It’s helpful to use historical analogues combined with models built by others; but, this is a far cry from testing a hypothesis, verifying the robustness of models, and automating those ideas. Algorithms are replacing traders in banks and discretionary day traders. Those without modeling skills will find it tougher to compete going forward.
Thus, I’m going to be studying full time for a while, leaving open the possibility of returning to Graduate school for either a Masters in CS with a focus on Machine Learning or a MFE. It would probably be the former since the computer skills are more important than the high level math needed for pricing exotics, though the plan to mix in some of this as well.
A bubble in higher education exists, and while a technical degree is still worth its price, you can now get the equivalent of a Masters degree in Computer Science with Ivy League instruction, for free.
The skills weighted for this curriculum: Python, C++, Machine Learning, and Stats and Math, with less weight on other desired skills in Database Management, Parallel Computing, Linux, Web, and Natural Language Processing. This is only a preliminary curriculum and will change; preferably, by pruning the redundant C++ classes, while adding in more math.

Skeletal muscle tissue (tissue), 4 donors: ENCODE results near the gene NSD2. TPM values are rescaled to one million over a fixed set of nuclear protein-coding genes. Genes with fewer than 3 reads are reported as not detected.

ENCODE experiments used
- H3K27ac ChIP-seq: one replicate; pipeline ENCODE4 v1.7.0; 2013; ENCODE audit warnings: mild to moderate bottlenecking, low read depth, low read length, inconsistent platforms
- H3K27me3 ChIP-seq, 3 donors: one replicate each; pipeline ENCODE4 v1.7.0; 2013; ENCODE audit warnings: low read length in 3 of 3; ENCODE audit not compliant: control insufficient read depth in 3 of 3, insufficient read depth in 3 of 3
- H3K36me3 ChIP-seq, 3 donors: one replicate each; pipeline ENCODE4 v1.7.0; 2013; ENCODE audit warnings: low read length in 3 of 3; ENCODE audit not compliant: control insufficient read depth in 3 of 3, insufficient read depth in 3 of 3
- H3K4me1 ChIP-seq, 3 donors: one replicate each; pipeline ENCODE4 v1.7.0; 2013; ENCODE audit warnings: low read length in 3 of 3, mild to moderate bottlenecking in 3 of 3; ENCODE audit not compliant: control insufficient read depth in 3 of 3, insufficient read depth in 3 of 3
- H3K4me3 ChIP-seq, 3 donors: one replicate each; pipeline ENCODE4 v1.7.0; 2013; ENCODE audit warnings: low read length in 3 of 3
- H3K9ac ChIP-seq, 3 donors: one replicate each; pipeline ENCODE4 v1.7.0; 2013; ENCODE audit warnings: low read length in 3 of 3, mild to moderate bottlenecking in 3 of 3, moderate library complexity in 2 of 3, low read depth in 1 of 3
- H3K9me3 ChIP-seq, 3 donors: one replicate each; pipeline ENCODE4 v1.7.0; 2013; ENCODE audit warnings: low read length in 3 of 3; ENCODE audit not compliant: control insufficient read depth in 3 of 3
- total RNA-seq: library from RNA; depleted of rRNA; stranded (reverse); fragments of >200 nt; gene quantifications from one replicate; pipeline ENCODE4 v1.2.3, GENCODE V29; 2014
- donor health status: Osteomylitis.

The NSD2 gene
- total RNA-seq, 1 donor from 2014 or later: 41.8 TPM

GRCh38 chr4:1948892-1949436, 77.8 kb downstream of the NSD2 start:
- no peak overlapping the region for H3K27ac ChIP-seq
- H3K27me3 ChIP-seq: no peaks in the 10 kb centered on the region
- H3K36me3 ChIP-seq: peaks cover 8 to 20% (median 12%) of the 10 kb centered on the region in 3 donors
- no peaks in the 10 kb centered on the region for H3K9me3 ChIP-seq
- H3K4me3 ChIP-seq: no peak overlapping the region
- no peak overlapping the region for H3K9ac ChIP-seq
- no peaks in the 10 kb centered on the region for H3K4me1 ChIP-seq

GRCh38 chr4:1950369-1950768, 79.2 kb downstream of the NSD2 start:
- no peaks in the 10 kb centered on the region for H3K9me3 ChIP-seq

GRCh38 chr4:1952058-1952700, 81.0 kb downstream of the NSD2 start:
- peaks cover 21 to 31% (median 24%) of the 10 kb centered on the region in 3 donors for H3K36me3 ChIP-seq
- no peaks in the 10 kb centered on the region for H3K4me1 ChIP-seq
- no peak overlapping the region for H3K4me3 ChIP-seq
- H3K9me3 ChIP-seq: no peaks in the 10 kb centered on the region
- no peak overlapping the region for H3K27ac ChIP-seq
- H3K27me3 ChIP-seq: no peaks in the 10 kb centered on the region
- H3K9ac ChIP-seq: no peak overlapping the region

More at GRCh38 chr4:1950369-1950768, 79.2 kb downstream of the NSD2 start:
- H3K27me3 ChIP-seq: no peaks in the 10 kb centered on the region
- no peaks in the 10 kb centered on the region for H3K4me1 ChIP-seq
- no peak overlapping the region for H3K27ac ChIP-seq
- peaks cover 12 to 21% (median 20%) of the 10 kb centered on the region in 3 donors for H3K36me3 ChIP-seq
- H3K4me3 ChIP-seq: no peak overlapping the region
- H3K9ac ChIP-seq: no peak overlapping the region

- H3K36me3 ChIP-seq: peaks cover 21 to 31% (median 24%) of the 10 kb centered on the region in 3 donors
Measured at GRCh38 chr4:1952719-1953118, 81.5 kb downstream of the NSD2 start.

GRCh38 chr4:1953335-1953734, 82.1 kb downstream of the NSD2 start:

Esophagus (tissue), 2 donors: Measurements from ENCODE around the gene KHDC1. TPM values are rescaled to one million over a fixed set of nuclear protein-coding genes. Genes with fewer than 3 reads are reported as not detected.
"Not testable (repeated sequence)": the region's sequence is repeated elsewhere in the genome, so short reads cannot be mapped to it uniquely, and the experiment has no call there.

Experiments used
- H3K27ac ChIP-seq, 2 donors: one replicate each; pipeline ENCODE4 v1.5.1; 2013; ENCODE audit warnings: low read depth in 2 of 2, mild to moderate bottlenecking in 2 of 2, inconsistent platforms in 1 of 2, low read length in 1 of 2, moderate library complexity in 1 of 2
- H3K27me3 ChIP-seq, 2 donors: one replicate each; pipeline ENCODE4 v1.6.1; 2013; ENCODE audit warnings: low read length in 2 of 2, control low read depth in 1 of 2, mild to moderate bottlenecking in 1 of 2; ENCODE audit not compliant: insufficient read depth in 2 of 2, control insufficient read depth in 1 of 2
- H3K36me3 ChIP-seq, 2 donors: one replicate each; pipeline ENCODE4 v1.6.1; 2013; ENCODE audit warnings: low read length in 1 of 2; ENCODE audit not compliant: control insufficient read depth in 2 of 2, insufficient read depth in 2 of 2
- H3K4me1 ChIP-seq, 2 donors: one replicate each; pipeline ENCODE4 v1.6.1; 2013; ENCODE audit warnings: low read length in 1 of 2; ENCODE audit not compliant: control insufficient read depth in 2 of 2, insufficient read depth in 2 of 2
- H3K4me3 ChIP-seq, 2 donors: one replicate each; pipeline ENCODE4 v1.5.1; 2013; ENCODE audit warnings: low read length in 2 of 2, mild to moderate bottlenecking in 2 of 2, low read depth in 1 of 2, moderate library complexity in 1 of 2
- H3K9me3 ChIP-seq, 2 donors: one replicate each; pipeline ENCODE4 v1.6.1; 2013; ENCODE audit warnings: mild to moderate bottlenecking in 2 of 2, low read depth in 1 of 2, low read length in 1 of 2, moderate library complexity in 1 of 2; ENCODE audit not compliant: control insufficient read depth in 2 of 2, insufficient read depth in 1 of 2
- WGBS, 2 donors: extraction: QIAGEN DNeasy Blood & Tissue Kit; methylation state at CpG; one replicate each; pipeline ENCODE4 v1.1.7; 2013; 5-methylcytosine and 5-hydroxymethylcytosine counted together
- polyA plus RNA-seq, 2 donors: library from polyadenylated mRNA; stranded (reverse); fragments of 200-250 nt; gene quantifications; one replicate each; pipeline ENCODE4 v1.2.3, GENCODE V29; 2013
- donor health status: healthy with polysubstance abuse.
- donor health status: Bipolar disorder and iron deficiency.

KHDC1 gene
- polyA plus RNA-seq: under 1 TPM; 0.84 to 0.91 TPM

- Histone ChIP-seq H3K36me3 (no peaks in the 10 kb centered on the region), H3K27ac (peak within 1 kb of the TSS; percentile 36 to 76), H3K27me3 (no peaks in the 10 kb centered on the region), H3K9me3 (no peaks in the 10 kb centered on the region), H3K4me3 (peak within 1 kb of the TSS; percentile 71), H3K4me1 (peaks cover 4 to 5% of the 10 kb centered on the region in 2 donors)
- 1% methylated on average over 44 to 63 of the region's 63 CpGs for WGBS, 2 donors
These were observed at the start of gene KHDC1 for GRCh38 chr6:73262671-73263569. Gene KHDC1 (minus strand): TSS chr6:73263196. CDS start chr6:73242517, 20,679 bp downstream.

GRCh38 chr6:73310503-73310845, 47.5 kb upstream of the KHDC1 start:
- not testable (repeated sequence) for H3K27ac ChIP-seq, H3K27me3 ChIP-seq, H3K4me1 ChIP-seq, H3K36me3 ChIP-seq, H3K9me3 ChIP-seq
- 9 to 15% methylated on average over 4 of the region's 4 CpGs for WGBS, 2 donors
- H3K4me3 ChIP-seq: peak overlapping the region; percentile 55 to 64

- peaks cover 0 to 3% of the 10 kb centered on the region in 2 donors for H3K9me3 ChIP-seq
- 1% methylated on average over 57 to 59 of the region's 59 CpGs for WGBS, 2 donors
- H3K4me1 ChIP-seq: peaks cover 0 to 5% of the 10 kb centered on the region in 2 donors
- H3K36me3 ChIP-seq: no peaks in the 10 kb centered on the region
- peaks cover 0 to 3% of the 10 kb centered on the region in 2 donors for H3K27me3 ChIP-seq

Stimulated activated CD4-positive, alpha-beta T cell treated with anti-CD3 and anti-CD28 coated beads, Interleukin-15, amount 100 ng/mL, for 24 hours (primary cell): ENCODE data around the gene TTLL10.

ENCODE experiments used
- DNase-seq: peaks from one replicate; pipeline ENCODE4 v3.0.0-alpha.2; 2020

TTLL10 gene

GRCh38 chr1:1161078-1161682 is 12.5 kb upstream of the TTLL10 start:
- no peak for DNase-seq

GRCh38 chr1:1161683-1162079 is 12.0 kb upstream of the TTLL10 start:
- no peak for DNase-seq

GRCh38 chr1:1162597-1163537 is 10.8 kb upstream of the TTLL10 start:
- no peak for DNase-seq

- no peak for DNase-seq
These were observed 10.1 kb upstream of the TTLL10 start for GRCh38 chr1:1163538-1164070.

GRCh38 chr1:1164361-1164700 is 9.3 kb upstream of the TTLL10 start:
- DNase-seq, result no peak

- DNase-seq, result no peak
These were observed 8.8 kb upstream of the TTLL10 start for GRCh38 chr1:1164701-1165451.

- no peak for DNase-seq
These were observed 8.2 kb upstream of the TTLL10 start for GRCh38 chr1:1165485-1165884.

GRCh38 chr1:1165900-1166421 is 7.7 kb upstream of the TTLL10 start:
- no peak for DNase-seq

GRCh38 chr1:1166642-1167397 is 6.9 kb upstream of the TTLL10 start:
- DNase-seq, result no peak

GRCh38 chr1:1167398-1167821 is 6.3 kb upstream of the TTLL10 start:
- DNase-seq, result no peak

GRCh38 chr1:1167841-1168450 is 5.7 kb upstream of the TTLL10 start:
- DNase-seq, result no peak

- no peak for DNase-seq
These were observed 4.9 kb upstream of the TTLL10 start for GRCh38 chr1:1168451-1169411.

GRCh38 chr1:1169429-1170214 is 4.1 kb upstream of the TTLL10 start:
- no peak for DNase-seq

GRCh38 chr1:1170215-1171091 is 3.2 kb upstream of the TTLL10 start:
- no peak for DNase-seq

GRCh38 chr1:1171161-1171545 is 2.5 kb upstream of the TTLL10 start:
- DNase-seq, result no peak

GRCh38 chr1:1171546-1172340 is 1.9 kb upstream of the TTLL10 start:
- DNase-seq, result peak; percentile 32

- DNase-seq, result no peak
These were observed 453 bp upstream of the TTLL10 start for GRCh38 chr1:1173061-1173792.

- UC Berkley, Webcasts: tons of classes, but lacking assignments
- Stanford Curriculum; now offering certificates
- Harvard Curriculum; no assignments, on Itunes
- MIT; Assignments, some classes missing videos
- Google; limited, web focus.
- UC Berkley: Data Structures: Java
- UC Berkley: Operating Systems and System Programming:
- MIT: Structure and Interpretation of Computer Programs:
- Harvard: CSCI E-215 Unix/Linux Systems Programming:
- Harvard: CSCI E-292: Massively Parallel Computing:
- MIT: Introduction to CS and Programming: Python:
- MIT: Introduction to C++: C++:
- MIT: Introduction to C Memory Management and C++ Object-Oriented Programming
- Stanford :Python Programming Class, CodingBat:
- Stanford: Programming Abstractions I: C++
- Stanford: Programming Abstractions II: C++:
- Stanford: CS107 Programming Paradigms: C++: Pre 106B,
- Stanford: CS161 Design and Analysis of Algorithms, Archive: Pre Py,C++, Stats
- Stanford: CS345: Web Mining
- UC Berkley: Structure and Interpretation of Computer Programs: Python:
- UC Berkley: Computer Science 61A
- MIT: Economic History:
- Stanford: Game Theory:
- Stanford: Model Thinking:
- Stanford: Natural Language Programming: Java:
- Harvard: Building Dynamic Websites:
- Yale: Financial Markets:
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